Yes, I made the right decision each time. Was it easy? No, it was not easy. I argued back and forth with myself on each occasion. I concerned myself with many factors.

This last time, when his health hit a critical point, and hers was diminishing, I came to Roberta, Georgia. I have been here since. That was January 25th, 2016

I know I was right each time. I have a hard time believing I struggled so much with each decision, but I did struggle. I got aggravated because I believed in what I was doing. Also, maybe in the back of my mind, I did not want to become a caregiver. That was for someone else right? I struggled, but made the right decision each time.

This time it’s different. Watching mom doing the struggling, has put a clear face on how important she is to me. Mom is 87 years. She still enjoys life. I want her to enjoy as much as she can.

Yes, my personal fight with alzheimer’s is pretty damn important, but it is second to my family.

I post this so times such as these may be remembered by me. I will try to remember it all!

Here, let me excercise for you . . . . .

Yeah, like that will help the person you said that to, right? It probably will help you get or maybe stay strong.

I spoke with a psychologist a few weeks back. She asked me to try something when I speak with people.

If someone looks at you and asks – “What day is today?” try asking them, in a kind way, “what day do you think it is?” – she told me I would be amazed at how many folks then go through the excercise of figuring out what day it is, and then say it. Mental excercise is important, especially when we get older. This may apply when your mom or dad say “I need to take the garbage to the street.” Maybe, that is some of the excercise they need, to remain healthy. If we do it for them, we get the excercise.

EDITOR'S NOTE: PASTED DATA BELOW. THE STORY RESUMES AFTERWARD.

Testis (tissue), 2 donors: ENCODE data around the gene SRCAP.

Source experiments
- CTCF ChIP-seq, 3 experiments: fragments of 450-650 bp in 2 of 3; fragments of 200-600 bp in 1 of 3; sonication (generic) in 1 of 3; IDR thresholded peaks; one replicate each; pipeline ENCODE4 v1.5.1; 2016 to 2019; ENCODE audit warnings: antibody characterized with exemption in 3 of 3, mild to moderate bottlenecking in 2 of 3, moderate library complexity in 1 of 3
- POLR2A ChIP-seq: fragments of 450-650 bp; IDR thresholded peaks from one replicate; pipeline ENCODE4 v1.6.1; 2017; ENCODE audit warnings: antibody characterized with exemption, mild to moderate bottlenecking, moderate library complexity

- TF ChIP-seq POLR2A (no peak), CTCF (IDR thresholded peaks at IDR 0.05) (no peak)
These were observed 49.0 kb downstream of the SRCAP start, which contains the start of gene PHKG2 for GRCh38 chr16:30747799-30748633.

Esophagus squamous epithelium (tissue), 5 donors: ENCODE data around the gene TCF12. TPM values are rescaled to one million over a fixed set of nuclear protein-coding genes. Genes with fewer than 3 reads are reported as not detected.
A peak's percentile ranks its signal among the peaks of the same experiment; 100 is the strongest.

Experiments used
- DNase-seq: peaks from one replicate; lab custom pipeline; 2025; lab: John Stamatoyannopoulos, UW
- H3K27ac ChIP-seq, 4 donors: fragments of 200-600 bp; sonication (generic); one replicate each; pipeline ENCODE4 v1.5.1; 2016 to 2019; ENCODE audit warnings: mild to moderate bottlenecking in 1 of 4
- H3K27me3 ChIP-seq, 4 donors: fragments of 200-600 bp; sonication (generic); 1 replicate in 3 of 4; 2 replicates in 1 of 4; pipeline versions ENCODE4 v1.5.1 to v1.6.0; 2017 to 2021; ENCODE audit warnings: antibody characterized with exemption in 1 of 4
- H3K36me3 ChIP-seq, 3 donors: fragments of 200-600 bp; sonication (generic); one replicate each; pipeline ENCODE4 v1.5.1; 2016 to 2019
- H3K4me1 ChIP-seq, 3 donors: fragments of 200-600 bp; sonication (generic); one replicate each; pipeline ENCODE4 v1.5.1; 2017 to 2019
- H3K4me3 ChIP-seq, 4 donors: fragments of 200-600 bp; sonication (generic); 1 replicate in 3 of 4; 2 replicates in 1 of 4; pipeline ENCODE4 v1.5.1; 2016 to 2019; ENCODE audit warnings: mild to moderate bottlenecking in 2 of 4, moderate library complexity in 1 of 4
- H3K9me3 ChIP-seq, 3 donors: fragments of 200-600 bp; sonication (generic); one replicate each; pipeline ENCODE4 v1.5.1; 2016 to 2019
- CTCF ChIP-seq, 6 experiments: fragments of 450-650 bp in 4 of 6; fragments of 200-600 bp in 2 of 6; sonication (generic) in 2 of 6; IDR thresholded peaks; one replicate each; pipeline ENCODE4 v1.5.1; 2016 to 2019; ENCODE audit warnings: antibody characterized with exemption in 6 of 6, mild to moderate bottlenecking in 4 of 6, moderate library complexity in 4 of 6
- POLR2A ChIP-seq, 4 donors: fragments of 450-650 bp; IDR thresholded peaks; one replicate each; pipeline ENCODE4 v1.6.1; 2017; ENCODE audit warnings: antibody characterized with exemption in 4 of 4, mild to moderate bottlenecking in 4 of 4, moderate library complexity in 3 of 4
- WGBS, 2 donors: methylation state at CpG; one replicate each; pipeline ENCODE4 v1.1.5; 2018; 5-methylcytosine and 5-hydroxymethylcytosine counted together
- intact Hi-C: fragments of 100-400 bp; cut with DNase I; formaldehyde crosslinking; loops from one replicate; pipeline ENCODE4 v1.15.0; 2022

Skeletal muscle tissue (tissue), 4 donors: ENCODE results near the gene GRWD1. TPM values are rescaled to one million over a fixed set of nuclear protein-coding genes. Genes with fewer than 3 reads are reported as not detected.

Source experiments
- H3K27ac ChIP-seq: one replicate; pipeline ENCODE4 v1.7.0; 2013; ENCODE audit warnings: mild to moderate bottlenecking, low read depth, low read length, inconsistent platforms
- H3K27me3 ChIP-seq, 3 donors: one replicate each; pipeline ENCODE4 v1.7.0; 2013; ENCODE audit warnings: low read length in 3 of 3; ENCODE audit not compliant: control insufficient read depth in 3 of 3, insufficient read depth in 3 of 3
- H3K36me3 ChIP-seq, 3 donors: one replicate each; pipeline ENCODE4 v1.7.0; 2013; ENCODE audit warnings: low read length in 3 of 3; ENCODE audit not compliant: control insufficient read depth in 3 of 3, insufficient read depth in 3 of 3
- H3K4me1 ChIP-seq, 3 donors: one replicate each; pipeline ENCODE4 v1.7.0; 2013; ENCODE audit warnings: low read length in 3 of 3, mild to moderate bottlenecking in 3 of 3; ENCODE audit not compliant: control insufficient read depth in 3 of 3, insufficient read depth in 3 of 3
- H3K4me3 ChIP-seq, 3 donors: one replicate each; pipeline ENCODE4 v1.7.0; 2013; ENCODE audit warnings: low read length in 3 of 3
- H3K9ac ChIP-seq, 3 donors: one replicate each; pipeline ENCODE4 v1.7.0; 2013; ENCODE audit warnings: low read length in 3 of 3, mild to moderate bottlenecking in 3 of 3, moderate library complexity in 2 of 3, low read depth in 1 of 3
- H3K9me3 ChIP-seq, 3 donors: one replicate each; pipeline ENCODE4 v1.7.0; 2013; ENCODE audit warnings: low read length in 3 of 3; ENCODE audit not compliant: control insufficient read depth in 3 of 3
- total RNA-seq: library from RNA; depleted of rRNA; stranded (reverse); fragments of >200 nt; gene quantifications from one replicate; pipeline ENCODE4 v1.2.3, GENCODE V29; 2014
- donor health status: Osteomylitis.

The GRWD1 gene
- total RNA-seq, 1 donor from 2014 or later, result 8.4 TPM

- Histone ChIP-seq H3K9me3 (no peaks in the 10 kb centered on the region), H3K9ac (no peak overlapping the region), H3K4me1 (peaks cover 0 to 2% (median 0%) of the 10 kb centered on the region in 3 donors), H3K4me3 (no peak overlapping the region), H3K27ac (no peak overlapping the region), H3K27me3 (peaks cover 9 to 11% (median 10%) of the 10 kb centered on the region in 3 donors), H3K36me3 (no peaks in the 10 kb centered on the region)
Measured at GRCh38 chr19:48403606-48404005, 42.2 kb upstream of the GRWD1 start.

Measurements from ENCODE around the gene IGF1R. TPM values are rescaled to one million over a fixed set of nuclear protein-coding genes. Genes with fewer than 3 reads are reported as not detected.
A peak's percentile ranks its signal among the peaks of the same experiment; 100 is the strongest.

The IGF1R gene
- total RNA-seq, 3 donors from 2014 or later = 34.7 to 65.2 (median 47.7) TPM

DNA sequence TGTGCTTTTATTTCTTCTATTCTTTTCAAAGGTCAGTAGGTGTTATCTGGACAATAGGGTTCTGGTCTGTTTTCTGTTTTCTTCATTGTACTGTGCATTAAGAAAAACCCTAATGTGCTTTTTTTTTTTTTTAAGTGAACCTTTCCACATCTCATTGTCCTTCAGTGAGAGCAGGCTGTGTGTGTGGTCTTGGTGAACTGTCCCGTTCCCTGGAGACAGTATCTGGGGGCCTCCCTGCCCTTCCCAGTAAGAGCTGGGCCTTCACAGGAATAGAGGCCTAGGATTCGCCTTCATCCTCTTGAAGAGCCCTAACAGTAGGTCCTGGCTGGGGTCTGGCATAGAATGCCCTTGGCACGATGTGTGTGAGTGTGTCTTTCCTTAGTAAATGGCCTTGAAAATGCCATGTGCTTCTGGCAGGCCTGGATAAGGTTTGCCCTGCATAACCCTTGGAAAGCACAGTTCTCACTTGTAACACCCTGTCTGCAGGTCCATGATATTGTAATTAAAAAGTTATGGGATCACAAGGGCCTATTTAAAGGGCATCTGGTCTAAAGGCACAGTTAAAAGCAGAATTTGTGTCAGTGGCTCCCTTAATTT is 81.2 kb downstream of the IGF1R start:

Mental and physical excercise ward off a lot of disease.

If we do the excercise for them, it doesn’t help them. It helps us.

Wow, this may sound cruel, but actually, it may be the most loving thing you can do.

Just a thought. I want my mom to get mental and physical excercise!

Hope for figuring alzheimer’s out

Hope. Yes, lots of it. We have always figured things out. We will continue on that tract. The study of the brain is both fascinating and extremely worthwhile.

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In fact, alzheimer’s disease has made it a necessity. Lots of folks think the brain has the ability to do a lot more than we are doing with it now, but at the same time, scientist admit that some cultures have advanced at light speed with the ability to control heart rate, blood pressure and such. I think Dr. Griffin was right when she looked me in the eye and said the next bunch of years are going to be exciting ones Jack.

a brain theory

I Googled “theories about the brain”. I read and I think I understand. This is by Pibram.

Even if most parts of a brain are damaged, the entirety of a memory can be contained within even a single remaining part of sufficient size. Pribram and others noted the similarities between an optical hologram and memory storage in the human brain. According to the holonomic brain theory, memories are stored within certain general regions, but stored non-locally within those regions. This allows the brain to maintain function and memory even when it is damaged. It is only when there exist no parts big enough to contain the whole that the memory is lost. This can explain why some children retain normal intelligence when large portions of their brain—in some cases, half—are removed. It can also explain why memory is not lost when the brain is sliced in different cross-sections.

the hymn singers

I sat in a room with 5 or 6 alzheimer’s patients. Most were sitting, heads drooped but some were shuffling about. The door to the room opened and in walked a lady with a brief case. She went to the piano, opened her case, put sheet music in a holder, and proceeded to play old hymns and sing. Most of the folks came to life. Some smiled and some sang the words, the right words. The complexion of the room changed dramatically. That in itself is not abnormal. A lot of us come to life when we hear music we like.

They showed a couple of the ones that had sang, the words on paper, leaving some of them off and the singers could not remember one word. A few minutes before they had sang them.